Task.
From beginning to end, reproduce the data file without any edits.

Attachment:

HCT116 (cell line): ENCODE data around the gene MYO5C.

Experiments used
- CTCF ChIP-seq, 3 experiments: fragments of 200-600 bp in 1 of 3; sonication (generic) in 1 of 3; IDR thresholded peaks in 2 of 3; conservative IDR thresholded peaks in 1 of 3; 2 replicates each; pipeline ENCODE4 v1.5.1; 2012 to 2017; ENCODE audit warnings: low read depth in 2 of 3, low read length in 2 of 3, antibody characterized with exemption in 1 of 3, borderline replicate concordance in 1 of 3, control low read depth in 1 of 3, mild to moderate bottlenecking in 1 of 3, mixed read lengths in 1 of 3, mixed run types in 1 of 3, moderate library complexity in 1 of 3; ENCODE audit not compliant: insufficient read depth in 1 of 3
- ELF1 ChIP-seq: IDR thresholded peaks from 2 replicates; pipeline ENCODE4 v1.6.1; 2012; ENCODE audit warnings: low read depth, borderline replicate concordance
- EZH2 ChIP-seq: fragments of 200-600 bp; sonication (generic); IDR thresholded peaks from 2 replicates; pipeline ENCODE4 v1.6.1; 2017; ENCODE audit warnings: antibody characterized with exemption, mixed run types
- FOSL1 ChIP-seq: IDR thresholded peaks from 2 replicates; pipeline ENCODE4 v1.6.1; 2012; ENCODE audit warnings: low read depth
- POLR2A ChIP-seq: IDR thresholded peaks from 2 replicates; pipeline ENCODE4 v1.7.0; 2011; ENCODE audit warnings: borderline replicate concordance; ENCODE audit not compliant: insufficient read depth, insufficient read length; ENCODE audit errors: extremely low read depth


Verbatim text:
HCT116 (cell line): ENCODE data around the gene MYO5C.

Experiments used
- CTCF ChIP-seq, 3 experiments: fragments of 200-600 bp in 1 of 3; sonication (generic) in 1 of 3; IDR thresholded peaks in 2 of 3; conservative IDR thresholded peaks in 1 of 3; 2 replicates each; pipeline ENCODE4 v1.5.1; 2012 to 2017; ENCODE audit warnings: low read depth in 2 of 3, low read length in 2 of 3, antibody characterized with exemption in 1 of 3, borderline replicate concordance in 1 of 3, control low read depth in 1 of 3, mild to moderate bottlenecking in 1 of 3, mixed read lengths in 1 of 3, mixed run types in 1 of 3, moderate library complexity in 1 of 3; ENCODE audit not compliant: insufficient read depth in 1 of 3
- ELF1 ChIP-seq: IDR thresholded peaks from 2 replicates; pipeline ENCODE4 v1.6.1; 2012; ENCODE audit warnings: low read depth, borderline replicate concordance
- EZH2 ChIP-seq: fragments of 200-600 bp; sonication (generic); IDR thresholded peaks from 2 replicates; pipeline ENCODE4 v1.6.1; 2017; ENCODE audit warnings: antibody characterized with exemption, mixed run types
- FOSL1 ChIP-seq: IDR thresholded peaks from 2 replicates; pipeline ENCODE4 v1.6.1; 2012; ENCODE audit warnings: low read depth
- POLR2A ChIP-seq: IDR thresholded peaks from 2 replicates; pipeline ENCODE4 v1.7.0; 2011; ENCODE audit warnings: borderline replicate concordance; ENCODE audit not compliant: insufficient read depth, insufficient read length; ENCODE audit errors: extremely low read depth